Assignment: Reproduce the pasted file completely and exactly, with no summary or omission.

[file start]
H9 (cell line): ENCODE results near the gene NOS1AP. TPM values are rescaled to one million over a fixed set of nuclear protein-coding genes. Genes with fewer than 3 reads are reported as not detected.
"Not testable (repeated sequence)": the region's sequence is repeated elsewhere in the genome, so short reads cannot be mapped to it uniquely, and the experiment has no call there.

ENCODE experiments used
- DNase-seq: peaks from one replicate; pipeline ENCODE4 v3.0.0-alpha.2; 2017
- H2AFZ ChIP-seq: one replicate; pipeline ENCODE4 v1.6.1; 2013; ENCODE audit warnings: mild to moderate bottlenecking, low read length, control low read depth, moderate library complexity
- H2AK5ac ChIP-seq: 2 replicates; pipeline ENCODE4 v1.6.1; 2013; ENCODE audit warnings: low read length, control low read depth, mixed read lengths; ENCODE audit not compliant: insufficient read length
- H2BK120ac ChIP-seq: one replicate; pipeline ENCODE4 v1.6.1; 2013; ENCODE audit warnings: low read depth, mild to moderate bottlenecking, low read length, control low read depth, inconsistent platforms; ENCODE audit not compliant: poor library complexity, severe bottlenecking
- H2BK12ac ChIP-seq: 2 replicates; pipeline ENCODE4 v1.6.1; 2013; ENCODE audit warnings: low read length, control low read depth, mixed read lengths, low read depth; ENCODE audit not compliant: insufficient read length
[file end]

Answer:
H9 (cell line): ENCODE results near the gene NOS1AP. TPM values are rescaled to one million over a fixed set of nuclear protein-coding genes. Genes with fewer than 3 reads are reported as not detected.
"Not testable (repeated sequence)": the region's sequence is repeated elsewhere in the genome, so short reads cannot be mapped to it uniquely, and the experiment has no call there.

ENCODE experiments used
- DNase-seq: peaks from one replicate; pipeline ENCODE4 v3.0.0-alpha.2; 2017
- H2AFZ ChIP-seq: one replicate; pipeline ENCODE4 v1.6.1; 2013; ENCODE audit warnings: mild to moderate bottlenecking, low read length, control low read depth, moderate library complexity
- H2AK5ac ChIP-seq: 2 replicates; pipeline ENCODE4 v1.6.1; 2013; ENCODE audit warnings: low read length, control low read depth, mixed read lengths; ENCODE audit not compliant: insufficient read length
- H2BK120ac ChIP-seq: one replicate; pipeline ENCODE4 v1.6.1; 2013; ENCODE audit warnings: low read depth, mild to moderate bottlenecking, low read length, control low read depth, inconsistent platforms; ENCODE audit not compliant: poor library complexity, severe bottlenecking
- H2BK12ac ChIP-seq: 2 replicates; pipeline ENCODE4 v1.6.1; 2013; ENCODE audit warnings: low read length, control low read depth, mixed read lengths, low read depth; ENCODE audit not compliant: insufficient read length